So there’s a lot that’s happened, but you just have this entrenched sensibility that comics were meant for a more cartoonish bent of illustration. That was one of those things that had to be loosened up.
Speaking of your involvement in the field, were you ever surprised when people treated your work in Kingdom Come or Marvels as unique, despite this long history of painted comics?
Yeah that is actually a big reason I was pushing for the book to get made. Now, it’d be great if it came out 13 years ago, because the point would’ve been made a lot closer to the time that people kept talking to me as if I had invented that version of the art form. I think, if anything, what I might’ve encapsulated to some degree was an embrace of the most commercial properties being interpreted through painted illustration. Because these gentlemen that preceded me were much more involved in breaking new ground and being elaborate illustrators who pushed the medium of comic books in a direction that wasn’t centered around corporate-owned superhero properties. I came in as a fan saying, “Hey I really love those painted covers I grew up with featuring Superman or the Hulk or things Marvel did in the ’70s, and I’d like to see whole books like that.” When I know you can paint whole books, but you’re choosing not to do those characters, that seemed counterintuitive to my sensibility.
Again, it did not began with what I did, it maybe just got more shoved down everybody’s throats when I was a part of it. So then I got credit for more than what was my due, and that’s hopefully where a book like this comes in.
What do you hope readers and comic fans take out of this book?
That there’s a ton of stuff that’s worth checking out. There’s a lot of people currently working who are making painted illustration happen, whether covers or interiors. One of those names would be a very talented guy named Daniel Lacuna. He does regular comics for Marvel. This stuff is digitally painted, but it’s the same tradition. It doesn’t matter how it got painted, watercolors or whatever, it just matters what the final effect is, which is a greater form of rendering the subject and delineating an experience for the readers. I think that’s the value of painted comics. If it’s done well enough, it makes that experience more vivid.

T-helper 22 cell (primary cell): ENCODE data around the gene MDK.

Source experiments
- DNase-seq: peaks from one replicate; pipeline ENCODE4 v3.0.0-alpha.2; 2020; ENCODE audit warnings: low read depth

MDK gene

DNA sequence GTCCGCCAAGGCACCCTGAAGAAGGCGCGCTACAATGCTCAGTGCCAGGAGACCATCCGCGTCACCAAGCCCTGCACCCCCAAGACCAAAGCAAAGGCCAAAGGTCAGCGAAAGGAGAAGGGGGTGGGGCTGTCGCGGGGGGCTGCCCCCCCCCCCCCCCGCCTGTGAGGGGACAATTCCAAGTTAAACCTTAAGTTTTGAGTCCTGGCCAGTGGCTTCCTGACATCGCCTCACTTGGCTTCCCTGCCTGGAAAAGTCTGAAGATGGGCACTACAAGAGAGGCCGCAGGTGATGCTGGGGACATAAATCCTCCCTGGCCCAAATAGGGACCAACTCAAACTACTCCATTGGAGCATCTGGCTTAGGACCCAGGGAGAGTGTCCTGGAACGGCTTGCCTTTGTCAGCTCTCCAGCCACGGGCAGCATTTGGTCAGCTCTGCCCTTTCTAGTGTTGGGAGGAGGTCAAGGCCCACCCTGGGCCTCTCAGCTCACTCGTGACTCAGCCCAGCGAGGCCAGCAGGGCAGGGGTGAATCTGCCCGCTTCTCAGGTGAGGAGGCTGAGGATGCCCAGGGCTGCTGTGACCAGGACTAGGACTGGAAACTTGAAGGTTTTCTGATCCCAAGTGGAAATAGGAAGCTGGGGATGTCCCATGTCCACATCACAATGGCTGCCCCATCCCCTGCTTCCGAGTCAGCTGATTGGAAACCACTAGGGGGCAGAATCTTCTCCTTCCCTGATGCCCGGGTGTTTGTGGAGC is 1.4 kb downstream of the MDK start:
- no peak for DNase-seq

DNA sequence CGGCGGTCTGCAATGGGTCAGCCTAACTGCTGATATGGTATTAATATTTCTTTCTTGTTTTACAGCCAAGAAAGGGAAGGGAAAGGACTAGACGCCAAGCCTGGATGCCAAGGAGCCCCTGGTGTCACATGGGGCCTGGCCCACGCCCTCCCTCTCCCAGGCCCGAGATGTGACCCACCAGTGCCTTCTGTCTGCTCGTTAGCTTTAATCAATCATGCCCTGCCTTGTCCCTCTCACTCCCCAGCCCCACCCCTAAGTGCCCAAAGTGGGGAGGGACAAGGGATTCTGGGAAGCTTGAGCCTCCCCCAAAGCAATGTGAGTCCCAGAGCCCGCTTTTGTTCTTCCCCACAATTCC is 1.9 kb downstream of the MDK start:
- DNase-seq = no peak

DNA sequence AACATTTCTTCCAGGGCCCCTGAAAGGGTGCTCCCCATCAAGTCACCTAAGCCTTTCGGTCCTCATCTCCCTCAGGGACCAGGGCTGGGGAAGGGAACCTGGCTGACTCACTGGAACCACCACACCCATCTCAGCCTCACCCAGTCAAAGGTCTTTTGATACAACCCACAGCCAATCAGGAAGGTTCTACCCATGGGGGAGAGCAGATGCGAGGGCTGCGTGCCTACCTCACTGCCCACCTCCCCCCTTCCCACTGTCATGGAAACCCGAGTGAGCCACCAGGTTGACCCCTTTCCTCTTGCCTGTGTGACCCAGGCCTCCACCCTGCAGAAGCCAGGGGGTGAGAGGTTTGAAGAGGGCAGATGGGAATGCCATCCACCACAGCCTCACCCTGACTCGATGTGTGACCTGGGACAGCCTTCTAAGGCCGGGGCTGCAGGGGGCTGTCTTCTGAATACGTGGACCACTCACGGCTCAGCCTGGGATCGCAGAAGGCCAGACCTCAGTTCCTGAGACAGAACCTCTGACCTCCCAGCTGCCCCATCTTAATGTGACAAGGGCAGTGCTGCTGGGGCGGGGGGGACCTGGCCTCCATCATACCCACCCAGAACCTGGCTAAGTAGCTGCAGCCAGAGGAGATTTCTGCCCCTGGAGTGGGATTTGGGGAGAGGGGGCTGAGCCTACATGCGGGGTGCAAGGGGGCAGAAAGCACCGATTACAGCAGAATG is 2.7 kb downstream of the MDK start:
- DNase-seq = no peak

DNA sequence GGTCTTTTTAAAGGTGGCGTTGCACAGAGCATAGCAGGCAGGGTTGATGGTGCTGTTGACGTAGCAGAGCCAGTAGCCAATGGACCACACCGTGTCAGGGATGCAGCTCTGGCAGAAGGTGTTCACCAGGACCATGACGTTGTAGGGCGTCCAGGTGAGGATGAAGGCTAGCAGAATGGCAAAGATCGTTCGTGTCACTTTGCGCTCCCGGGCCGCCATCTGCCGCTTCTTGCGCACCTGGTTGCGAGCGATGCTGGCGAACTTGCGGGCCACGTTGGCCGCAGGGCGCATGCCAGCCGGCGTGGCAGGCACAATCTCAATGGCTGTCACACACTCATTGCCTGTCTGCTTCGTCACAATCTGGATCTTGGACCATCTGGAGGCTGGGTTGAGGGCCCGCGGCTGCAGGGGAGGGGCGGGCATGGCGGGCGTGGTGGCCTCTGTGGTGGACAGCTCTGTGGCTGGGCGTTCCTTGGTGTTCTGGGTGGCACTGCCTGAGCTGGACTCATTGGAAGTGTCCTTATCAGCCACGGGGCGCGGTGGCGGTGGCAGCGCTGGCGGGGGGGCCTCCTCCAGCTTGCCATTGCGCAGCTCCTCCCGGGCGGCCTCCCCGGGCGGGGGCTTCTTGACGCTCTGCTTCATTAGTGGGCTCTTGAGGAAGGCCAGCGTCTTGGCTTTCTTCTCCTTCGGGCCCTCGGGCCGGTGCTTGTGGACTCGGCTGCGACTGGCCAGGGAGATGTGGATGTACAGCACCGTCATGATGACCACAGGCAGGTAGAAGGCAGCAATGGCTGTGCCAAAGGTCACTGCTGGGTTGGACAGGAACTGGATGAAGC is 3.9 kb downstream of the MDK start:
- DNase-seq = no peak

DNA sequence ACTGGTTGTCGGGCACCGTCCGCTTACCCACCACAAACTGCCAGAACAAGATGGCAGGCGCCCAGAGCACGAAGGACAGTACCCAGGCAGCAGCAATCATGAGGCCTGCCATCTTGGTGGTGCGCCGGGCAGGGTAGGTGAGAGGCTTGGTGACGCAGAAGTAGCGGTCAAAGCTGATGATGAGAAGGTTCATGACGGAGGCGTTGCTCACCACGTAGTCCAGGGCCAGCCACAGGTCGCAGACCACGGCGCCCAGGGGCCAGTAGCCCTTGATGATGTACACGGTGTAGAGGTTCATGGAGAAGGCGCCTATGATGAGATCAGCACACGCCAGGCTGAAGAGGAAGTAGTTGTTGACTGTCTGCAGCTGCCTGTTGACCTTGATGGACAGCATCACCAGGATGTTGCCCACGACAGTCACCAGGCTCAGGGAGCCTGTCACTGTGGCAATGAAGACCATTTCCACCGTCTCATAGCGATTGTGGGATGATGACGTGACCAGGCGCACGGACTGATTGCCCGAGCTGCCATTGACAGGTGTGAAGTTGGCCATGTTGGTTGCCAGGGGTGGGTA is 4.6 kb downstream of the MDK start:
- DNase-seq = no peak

How have you seen the tradition of illustrated comics change even in your time working on it?
Well one of the things that happened in the last 20 years is a movement away from the special projects that gave birth to a career like mine, where you had more oddball limited series that didn’t just exist to push the characters on you, but in fact to offer a uniquely different experience, whether graphically or narratively. A lot of that has evaporated because the companies could certainly feel like that was taking the attention of their talent pool, who would rather do that than work on stories that keep you trapped in continuity. We need to get you so locked in as a consumer of these characters that you’re not just buying this thing here, you’ve got to know what happens next, so you’ve got to get the next comic that ties in to this. We’re always telling you a moving narrative, as opposed to standalone projects of the kind I got to create, with series that were never meant to have sequels, that were art objects unto themselves.
Any other hopes you have from this book?
I would love it if someone was like, “You know what, they didn’t cover this, they didn’t get this right.” I would love to see more books on the subject, because I know there’s so much more art to show.